Despite current high rates of urbanisation and the range of factors described above acting as pull factors, net migration rates for the GBM, Mahanadi and Volta Deltas, based on the two most recent censuses for Bangladesh, India and Ghana, reveal contrasting evidence of in-migration as shown in Fig. 7.2. The Bangladeshi GBM Delta is a net sender of migrants to other areas of the country particularly to Dhaka and Chattogram (city formerly known as Chittagong) and there is more out-migration of males compared to females. This is similar to the trend recorded in the Mekong Delta, in Vietnam, which has recorded high out-migration rates (Szabo et al. 2016). In addition, all 19 districts located in the Bangladeshi GBM Delta recorded negative net migration. For example, Bhola, an isolated island district, recorded the highest out-migration between 2001 and 2011 (11.2% of total population); Cox’s Bazar recorded the lowest net out-migration for the same period (3.6% of total population). This net migration is explained in large part by internal migration to the two major urban centres of the country, Dhaka and Chattogram, where employment and access to services are offered in higher proportion compared to rural areas. Dhaka had net annual migration arrivals between 2000 and 2010 of 300–400,000 (te Lintelo et al. 2018), while Chattogram had an aggregate population of 3.3 million in 2001 and four million in 2011 with an annual growth rate of 3.6% between 1990 and 2011 (Mia et al. 2015). The majority of new arrivals to Chattogram are associated with economic opportunities brought about by rapid industrialisation such as garment manufacture (which is responsible for two-thirds of the growth in employment in Chattogram [Mia et al. 2015]).
Fig. 7.2

Net migration rate by delta district in Bangladesh, Ghana and India

The Volta Delta also has a negative net migration of about 41,000 people over the period 2000–2010, representing 4.8% of the mid-year population of the area in 2010. The negative net migration in the area is partly as a result of biophysical and development factors such as the construction of the Akosombo Dam in 1964 and the Akuse Dam in 1982, which resulted in significant shoreline recession (Anthony et al. 2016) (see Chapters  4 and  5). Additionally, environmental hazards such as land subsidence, sea-level rise and saltwater intrusion have also impacted the lives of the residents of the Volta Delta (e.g. Appeaning Addo et al. 2018).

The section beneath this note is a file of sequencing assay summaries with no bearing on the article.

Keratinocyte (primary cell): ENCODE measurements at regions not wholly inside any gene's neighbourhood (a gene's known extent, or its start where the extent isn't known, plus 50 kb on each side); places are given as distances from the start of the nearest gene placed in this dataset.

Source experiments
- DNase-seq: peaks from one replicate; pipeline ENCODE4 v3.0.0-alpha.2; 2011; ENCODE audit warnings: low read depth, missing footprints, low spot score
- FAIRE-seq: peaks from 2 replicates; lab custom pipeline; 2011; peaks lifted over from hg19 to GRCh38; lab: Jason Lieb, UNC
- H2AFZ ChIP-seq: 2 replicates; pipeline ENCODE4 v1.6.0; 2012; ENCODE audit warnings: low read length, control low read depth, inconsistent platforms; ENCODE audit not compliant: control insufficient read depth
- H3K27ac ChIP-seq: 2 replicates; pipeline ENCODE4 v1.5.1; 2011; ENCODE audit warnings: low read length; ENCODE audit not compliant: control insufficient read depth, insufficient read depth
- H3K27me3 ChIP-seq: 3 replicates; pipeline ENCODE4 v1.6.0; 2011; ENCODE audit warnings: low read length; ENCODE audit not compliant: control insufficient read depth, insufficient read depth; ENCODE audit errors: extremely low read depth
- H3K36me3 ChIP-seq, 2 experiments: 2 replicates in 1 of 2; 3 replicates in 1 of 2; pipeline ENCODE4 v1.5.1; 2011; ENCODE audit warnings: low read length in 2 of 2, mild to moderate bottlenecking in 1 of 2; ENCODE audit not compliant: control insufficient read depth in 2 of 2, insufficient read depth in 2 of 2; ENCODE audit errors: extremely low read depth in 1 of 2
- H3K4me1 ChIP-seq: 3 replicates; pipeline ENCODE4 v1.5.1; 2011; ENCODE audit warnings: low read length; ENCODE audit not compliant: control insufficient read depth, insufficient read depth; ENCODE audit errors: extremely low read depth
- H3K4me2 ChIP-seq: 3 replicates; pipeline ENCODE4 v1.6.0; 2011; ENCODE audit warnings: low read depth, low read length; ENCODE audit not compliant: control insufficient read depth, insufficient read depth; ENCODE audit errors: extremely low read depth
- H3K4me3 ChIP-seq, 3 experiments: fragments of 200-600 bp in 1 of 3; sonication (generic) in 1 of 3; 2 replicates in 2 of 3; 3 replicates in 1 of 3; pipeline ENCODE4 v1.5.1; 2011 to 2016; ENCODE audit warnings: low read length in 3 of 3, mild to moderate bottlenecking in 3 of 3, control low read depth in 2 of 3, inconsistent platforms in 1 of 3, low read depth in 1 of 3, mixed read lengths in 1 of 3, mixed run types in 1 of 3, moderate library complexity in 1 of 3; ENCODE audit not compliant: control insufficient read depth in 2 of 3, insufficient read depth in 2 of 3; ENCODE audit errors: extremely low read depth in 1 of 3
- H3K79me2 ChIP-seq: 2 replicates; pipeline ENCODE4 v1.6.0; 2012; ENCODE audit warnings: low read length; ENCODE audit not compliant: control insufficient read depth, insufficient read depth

In contrast, the Indian Bengal and Mahanadi Deltas are net receivers of migrants. In the former delta, these represent 2.6% of the mid-year population and are evident in the high proportion of urbanisation (43% of the total population live in urban areas as shown in Table 7.1). In the Mahanadi Delta, 2.51% of the total mid-year population are migrants. Figures 7.3 and 7.4 show the direction of migrant flows from both the Indian Bengal and the Mahanadi Deltas. The widths of arrows represent the number of individuals who reported relocating to a different state within the country based on data from a cross-sectional household survey conducted for this research in India in 2016. This reflects that societies tend to become more mobile as the level of development of countries improve; a trend in line with the mobility transition theory postulated by Zelinsky (1971) and examined by, for example, de Haas (2010) and Skeldon (2014). It is relevant to mention that the population movement examined in this section capture long term moves including permanent, seasonal and circular mobility. Previous research shows that empirical evidence on other forms of temporary moves that form the broad spectrum of the mobility continuum such as daily, weekly and occasional movements is more limited (Safra de Campos et al. 2016) and therefore were not included in this research.
Fig. 7.3

Direction of interstate migration from the Indian section of the GBM Delta, India (N = 108)

Fig. 7.4

Direction of interstate migration from the Mahanadi Delta, India (N = 251)

Growth of Urban Centres and Impacts of Migration on Rural–Urban Linkages

Associated with population dynamics and increased mobility is the growth of cities, particularly mega-cities in deltas, with the majority of the global population at present living in urban areas (World Bank Group 2014). Seto (2011) suggests that cities in deltas face two main challenges. First, future urban growth will be more significant in Asia and Africa resulting in additional pressure on existing infrastructure and provision of services. Second, climate change is predicted to increase the frequency and magnitude of extreme events leaving low-lying coastal zones and deltas exposed to the impacts of storm surges, sea-level rise, flooding and coastal erosion (Brown et al. 2018; Nicholls et al. 2018).